Published on
May 3, 2022
Review Author(s)
Scale
1:48
MSRP
$35.00
Product / Stock #
BRP48155
Company: Brengun - Website: Visit Site
Provided by: Brengun - Website: Visit Site

Designed by German aerobatic pilot Walter Extra in 1988, the Extra 300 started life as an unlimited aerobatic platform with a shoulder mounted wing that made landing interesting because the runway wasn’t visible during touch down. In 1995 the Extra 300L was introduced and has become the most numerous of the Extras manufactured to date. Learning lessons from previous versions the L (for low wing), mounted the wing lower on the fuselage to improve the view for both pilot and student. This is a purpose-built machine that is capable of exceeding the average pilot’s physical abilities. Designed to withstand the stress of 10 positive and 10 negative Gs and roll up to 400 degrees per second, the Extra is right at home in the worlds of unlimited aerobatics. They can be seen in airshows, aerobatic competitions and air racing like the now defunct Red Bull air races. They are also common in the fleets of aerobatic schools that teach aerobatics and upset training for those of us who don’t normally toss airplanes around the sky.

In keeping with their record of producing interesting civilian aircraft models Brengun has brought us an injection molded kit of the Extra. This boxing says it includes both the 300L and the 330LC but the marking options in this boxing are for the 300L only. This is limited run injection mold so there are no location pins and the flying surfaces are all butt joints. The real aircraft is composed of a fabric wrapped steel tube fuselage with the balance of the structure made from carbon fiber. As a result, there are very few panel lines or protrusions on the airframe. The canopy is injected and a nice decal sheet round out the package. I should point out that Brengun also provided a PE detail set, vacuform canopy and canopy mask set for this review. Those items are reviewed separately.

The built starts with the cockpit that includes seats, rudder pedals, instrument panels and front and back bulkheads. An insert under the cowling and behind the air intakes is all that’s left to close up the fuselage. There are no seatbelts provided in the base kit or instrument decals for the panels. The wings butt join into slight recesses on the fuselage and the horizontal stabs have small tabs. This aircraft has no dihedral on the wings so align them accordingly. The landing gear legs also butt join the fuselage. On the real aircraft this is a one-piece unit made from carbon fiber. I carefully drilled each end and used brass wire to strengthen the joint. The other issue I found with this kit is the canopy does not fit in the closed position. It's too narrow and tall at the back to allow flush fit when closed.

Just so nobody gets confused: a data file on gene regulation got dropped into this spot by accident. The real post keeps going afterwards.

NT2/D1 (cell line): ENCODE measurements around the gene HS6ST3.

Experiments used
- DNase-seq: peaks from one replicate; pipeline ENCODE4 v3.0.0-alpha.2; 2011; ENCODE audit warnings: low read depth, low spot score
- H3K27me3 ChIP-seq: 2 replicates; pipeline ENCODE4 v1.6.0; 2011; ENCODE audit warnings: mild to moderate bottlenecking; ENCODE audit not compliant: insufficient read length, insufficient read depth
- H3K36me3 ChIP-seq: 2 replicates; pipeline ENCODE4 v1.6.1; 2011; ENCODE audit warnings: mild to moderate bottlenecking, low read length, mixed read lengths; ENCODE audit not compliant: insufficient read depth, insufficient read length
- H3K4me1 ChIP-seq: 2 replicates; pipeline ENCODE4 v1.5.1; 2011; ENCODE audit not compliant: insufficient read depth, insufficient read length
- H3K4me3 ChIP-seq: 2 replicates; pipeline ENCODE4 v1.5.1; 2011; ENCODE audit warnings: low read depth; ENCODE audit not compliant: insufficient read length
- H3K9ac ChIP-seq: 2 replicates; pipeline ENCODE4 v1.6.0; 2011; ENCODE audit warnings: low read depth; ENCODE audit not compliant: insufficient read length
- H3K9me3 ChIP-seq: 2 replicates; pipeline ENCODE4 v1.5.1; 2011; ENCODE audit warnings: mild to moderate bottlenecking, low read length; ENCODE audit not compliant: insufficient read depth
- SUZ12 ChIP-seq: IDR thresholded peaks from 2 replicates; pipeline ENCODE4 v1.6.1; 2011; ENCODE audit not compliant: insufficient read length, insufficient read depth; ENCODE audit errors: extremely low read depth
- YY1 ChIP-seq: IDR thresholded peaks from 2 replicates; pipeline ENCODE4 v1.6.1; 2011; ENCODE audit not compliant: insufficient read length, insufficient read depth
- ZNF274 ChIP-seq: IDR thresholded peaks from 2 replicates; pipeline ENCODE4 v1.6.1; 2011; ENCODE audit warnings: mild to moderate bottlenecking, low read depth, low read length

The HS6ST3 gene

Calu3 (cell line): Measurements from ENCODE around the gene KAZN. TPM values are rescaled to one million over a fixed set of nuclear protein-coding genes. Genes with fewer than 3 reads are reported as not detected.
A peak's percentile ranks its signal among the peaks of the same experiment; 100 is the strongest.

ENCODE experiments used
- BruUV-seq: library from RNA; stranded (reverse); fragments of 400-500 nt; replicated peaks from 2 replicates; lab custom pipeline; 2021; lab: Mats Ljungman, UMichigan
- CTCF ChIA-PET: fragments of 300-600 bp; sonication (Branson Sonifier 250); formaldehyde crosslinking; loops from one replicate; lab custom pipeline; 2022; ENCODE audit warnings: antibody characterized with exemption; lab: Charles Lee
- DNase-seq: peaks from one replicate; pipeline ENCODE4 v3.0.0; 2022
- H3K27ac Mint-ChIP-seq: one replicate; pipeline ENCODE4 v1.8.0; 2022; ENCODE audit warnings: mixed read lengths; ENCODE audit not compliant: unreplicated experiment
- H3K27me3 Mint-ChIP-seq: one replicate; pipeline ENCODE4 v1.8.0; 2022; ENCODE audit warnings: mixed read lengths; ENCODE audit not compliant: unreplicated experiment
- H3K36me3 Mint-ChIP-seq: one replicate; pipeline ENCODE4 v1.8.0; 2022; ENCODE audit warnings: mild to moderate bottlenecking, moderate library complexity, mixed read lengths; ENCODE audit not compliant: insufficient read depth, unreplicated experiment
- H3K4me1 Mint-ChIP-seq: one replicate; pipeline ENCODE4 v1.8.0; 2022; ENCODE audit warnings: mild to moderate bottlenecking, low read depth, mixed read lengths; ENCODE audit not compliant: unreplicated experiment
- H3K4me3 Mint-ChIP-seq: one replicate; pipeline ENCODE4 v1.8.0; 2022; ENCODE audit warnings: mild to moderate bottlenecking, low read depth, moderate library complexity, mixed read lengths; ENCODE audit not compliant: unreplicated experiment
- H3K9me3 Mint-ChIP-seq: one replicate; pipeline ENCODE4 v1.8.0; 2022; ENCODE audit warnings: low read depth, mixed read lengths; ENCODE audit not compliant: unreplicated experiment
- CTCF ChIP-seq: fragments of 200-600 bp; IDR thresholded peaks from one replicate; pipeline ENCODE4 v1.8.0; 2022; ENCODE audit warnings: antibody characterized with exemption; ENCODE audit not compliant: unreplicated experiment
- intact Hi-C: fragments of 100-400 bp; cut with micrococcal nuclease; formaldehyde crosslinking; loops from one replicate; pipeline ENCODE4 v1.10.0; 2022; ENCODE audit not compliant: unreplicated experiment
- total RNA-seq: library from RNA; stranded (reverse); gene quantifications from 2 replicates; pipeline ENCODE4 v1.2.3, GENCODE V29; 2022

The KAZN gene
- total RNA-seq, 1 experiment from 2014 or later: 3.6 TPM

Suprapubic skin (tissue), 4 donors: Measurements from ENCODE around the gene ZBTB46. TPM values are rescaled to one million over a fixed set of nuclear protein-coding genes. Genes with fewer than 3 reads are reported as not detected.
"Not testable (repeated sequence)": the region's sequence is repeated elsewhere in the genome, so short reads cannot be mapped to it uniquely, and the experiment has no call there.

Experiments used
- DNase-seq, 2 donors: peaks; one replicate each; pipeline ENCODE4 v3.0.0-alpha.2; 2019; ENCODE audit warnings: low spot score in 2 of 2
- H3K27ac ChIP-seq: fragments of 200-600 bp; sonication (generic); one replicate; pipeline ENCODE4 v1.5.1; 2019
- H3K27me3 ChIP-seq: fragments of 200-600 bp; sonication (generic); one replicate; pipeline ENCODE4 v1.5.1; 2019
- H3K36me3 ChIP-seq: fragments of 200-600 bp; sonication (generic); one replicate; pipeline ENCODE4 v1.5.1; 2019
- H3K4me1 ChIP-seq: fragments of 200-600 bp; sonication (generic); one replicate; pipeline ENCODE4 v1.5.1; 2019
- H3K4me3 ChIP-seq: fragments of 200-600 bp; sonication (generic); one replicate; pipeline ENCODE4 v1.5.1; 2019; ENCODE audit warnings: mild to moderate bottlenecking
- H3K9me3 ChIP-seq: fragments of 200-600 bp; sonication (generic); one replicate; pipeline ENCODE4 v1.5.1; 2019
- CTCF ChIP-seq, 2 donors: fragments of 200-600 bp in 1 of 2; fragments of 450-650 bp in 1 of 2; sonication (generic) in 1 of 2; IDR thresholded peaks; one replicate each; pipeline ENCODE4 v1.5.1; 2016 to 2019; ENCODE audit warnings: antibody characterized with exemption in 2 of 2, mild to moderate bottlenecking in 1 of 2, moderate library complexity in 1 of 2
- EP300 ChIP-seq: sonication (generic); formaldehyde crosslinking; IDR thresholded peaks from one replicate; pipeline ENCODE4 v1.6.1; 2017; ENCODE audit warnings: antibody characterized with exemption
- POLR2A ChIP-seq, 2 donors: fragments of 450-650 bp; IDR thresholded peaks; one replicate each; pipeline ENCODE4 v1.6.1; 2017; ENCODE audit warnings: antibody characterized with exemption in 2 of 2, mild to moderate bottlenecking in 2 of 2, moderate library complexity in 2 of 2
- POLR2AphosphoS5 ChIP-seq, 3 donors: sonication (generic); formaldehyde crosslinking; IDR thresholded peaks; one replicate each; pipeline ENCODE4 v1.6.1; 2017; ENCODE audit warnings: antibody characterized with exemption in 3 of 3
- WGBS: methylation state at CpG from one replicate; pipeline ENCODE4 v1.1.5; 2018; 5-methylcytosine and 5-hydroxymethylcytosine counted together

Two marking options are provided on the decal sheet. One is a black and yellow scheme that requires masking on the upper wing surface with cheat lines provided as decals. The instruction includes a scale three view to make masking easier. The only issue I see is the cheat lines appear to be white in pictures I found online. The kit decals are silver. The other version requires an overall red base color with decals to create the graphics. I’ve been using Mr. Color lacquer paints lately and have been getting good results from them. The color used on this build was Red Madder.

The decals presented some issues. Getting them to lay down and conform to the surface took multiple treatments of Micro Set/Sol and Solvaset. Even then, I couldn’t get them to conform into panel lines and control surface joints. Once dry, they proved brittle so I had to be very careful working around them to finish the model. The remaining details are easy to work with. The base kit is overall a relatively easy build, the decals and masking for the two finish options move the difficulty up a notch. If I had it to do over, I would have picked the other to paint option to avoid the decal frustration. Oh and spoiler alert, get the PE set for this kit as it provides essential items to finish this model the way it should be. Thank you Brengun for yet another unique subject we wouldn’t have otherwise and to IPMS for continuing to keep me busy at the bench.

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